- If you propose to make changes to the individual(s) to whom the access permit is issued, please call (518) 661-5535.
Please note that permit renewal applications must be postmarked by March 15, 2013. Note also that if renewed, your Access Permit will be in effect from the date of its renewal through March 15, 2014. If the District has not received your application postmarked by March 15, 2013 your former permit area may become available to another eligible applicant.
If you neglect to renew by March 15 and the area is still available, you may renew on or before April 15, by including an administrative fee of $20.00 in addition to the renewal fee. If you neglect to renew on or before April 15, the permit will expire; however, you may reapply for the same area, if available, upon payment of the renewal fee plus an administrative fee of $50.00. This policy was established by Resolution 93-29-6 of the Board of the Regulating District.
Please complete and return your renewal application promptly.
John M. Hodgson, Sr.
Permit System Manager
Mayfield, NY and Watertown, NY – The river regulating reservoirs operated by the Hudson River – Black River Regulating District have been, and are prepared to, receive runoff which will be produced by this spring’s rainfall and melting snow. Systematic releases of stored water have readied each reservoir to capture spring runoff, consistent with our mission to regulate the flow of the Hudson River and Black River for the purposes of flood protection and flow augmentation.
Winter-time drawdown of the state’s river regulating reservoirs has occurred on schedule and as planned. The Great Sacandaga Lake was lowered according to the Upper Hudson/Sacandaga River Offer of Settlement and reached an elevation of 748.94 feet on March 5, consistent with the Offer of Settlement elevation target curve. The Stillwater Reservoir was lowered to an elevation of 1665.72 feet by March 5, consistent with its operating plan.
Great Sacandaga Lake Handles Hurricane Irene and Subsequent Tropical Events/Reduces Flooding on the Hudson
Mayfield, NY – Conklingville Dam and Great Sacandaga Lake minimized the effects of heavy rainfall associated with the remnants of Hurricane Irene, preventing flooding on the Hudson River from Hadley to Fort Edward, and reducing the severity of flooding from Fort Edward to Albany.
The Great Sacandaga Lake watershed received approximately 5.5 inches of rain from Irene causing the reservoir to rise about 3 feet. Precipitation from the storm produced sharp rises in the Sacandaga and Hudson River. Inflow to the reservoir peaked at more than 40,000 cubic feet per second (cfs) during the afternoon on August 28 and produced an average of 20,000 cfs for the day.
Without the benefit of flood protection and storage capacity at Great Sacandaga Lake, the Hudson River would have exceeded flood stage at Fort Edward by more than 5 feet. By reducing the flow in the Hudson River by at least 20,000 cfs, the flood protection benefit provided by the reservoir reduced the flood stage at Waterford, Green Island, and Troy by nearly 2 feet.
The elevation of the Great Sacandaga Lake was lowered more aggressively, consistent with the Offer of Settlement operating rules, to an elevation of 762.6 feet by the morning of August 28 in anticipation of significant inflow. Increasing the release of water from the reservoir for about four days before the storm provided an additional 700,000,000 cubic feet of storage capacity.
Great Sacandaga Lake is poised to efficiently deal with current tropical rain events following Irene. The peak elevation of the reservoir resulting from the most current rainfall is estimated to be approximately 770 feet above sea level. Release of water from Great Sacandaga Lake will begin as soon as the flow rate of the upper Hudson River allows.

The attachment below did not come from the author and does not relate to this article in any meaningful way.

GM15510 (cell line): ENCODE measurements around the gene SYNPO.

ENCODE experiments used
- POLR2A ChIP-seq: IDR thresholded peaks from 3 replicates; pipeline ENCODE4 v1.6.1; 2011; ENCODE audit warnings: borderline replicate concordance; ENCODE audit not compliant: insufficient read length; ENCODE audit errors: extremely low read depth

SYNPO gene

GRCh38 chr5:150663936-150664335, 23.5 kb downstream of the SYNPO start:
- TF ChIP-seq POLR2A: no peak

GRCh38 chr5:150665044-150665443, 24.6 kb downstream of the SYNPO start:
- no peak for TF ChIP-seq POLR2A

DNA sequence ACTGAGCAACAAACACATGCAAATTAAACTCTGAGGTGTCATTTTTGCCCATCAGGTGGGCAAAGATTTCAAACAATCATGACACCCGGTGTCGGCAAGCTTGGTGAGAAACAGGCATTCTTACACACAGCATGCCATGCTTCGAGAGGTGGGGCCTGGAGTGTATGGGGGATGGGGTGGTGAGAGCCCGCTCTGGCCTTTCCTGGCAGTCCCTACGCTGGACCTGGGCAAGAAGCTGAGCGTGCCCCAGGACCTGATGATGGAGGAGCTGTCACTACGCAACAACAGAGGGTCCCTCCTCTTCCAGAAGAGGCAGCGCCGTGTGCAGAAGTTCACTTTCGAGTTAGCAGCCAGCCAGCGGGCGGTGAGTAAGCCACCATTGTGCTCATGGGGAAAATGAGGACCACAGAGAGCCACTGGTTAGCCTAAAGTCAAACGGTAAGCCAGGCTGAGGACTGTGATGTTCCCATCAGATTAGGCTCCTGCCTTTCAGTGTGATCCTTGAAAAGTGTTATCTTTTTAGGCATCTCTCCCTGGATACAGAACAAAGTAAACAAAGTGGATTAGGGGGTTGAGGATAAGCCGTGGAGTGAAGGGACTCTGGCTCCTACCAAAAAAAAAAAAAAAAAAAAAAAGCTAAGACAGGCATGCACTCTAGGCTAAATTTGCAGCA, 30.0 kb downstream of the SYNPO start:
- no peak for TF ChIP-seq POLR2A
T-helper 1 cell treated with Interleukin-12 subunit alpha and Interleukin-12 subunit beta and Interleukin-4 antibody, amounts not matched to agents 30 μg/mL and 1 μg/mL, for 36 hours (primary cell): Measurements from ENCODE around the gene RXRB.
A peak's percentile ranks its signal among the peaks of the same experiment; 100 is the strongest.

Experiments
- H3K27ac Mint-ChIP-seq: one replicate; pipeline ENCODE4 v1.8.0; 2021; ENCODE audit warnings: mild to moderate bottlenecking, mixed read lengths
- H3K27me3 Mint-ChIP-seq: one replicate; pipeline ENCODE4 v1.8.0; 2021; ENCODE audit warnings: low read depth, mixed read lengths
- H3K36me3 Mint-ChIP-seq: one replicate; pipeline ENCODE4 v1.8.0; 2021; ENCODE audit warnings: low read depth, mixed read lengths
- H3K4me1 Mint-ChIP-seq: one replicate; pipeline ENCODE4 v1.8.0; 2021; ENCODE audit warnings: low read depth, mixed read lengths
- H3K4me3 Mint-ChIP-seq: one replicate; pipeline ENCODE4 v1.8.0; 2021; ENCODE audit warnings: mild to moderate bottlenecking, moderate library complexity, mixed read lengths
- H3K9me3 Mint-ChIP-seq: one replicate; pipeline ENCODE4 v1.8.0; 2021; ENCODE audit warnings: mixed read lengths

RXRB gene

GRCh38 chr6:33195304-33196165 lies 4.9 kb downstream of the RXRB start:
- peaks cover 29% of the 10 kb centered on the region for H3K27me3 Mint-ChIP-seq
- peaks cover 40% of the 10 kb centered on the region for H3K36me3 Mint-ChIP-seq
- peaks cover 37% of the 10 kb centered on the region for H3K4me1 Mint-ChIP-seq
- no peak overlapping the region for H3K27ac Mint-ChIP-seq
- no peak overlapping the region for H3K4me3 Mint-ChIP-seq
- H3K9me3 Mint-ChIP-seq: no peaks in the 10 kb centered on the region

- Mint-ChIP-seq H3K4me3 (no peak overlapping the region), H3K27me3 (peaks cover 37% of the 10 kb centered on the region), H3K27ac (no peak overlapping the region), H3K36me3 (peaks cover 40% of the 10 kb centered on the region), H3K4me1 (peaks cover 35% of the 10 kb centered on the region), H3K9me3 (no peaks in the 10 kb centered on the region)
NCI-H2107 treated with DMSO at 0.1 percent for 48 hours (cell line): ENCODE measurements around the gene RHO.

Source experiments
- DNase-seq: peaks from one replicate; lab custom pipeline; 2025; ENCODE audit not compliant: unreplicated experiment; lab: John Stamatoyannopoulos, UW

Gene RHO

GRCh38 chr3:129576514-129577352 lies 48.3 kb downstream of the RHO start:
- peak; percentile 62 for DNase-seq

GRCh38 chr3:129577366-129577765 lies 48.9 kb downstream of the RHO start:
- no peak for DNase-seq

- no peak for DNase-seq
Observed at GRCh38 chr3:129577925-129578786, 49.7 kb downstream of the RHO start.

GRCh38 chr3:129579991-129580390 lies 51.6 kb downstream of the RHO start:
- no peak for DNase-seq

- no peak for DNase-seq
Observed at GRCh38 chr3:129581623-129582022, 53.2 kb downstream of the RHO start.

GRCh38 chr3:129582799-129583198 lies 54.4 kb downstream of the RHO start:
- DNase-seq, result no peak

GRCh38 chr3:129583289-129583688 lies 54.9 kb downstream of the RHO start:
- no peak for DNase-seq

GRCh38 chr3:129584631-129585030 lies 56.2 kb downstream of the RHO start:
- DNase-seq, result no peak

The Hudson River – Black River Regulating District is a State of New York public benefit corporation which provides river regulation, including flood protection and low flow augmentation, in the Hudson and Black River watersheds through the operation of water storage reservoirs, including the Great Sacandaga Lake, Indian Lake, Stillwater Reservoir and the Fulton Chain of Lakes.
Mayfield, NY – On Saturday, May 7, as a precautionary measure, the Hudson River – Black River Regulating District activated the Conklingville Dam Emergency Action Plan (EAP) in response to an unusual change in a measurement taken at one of the monitoring points within the dam. Beginning immediately and continuing around the clock, the Regulating District’s Engineering staff has conducted intensive, physical and visual inspections of conditions at the Conklingville Dam. The Regulating District has determined that the unusual change in measurement triggering the alert resulted from a data reading error. As a result, the emergency action plan has been deactivated.
Mayfield, NY – On Saturday, May 7, as a precautionary measure, the Hudson River – Black River Regulating District activated the Conklingville Dam Emergency Action Plan (EAP) in response to an unusual change in a measurement taken at one of the monitoring points within the dam.
Readings taken at the monitoring point require the measurement of the water table within the dam using electronic equipment designed to sense the presence of water. The surface elevation of the water within the dam is measured with a sensor that is lowered into a 1-inch diameter pipe which extends approximately 75 feet below the surface of the dam. Consistent with the Regulating District’s dam safety plan and its procedures for monitoring during high reservoir elevation events, the frequency of measurements was expanded to include weekend monitoring.
Saturday’s unusual readings lead engineering staff to prudently activate the EAP as a precautionary measure. Condition B of the EAP is intended to notify emergency responders of a potentially hazardous situation.
Since the activation of the EAP, Regulating District engineering staff have re-evaluated and thoroughly reviewed the monitoring point data and the data collection process used by field personnel during the past week. Regulating District officials have been in contact with their geotechnical engineer and dam safety engineers from the Federal Energy Regulatory Commission (FERC) to make a preliminary assessment of the situation. At this time engineers are focusing on the accuracy of the data and possible shifting of the monitoring equipment or reference point as the cause for the unusual change in measurement.
Regulating District engineers plan further consultation with federal dam safety officials and the project geotechnical engineer on Monday, May 9, to rule out any other possible cause for the unusual measurements. At that time, it is likely the emergency action plan will be deactivated.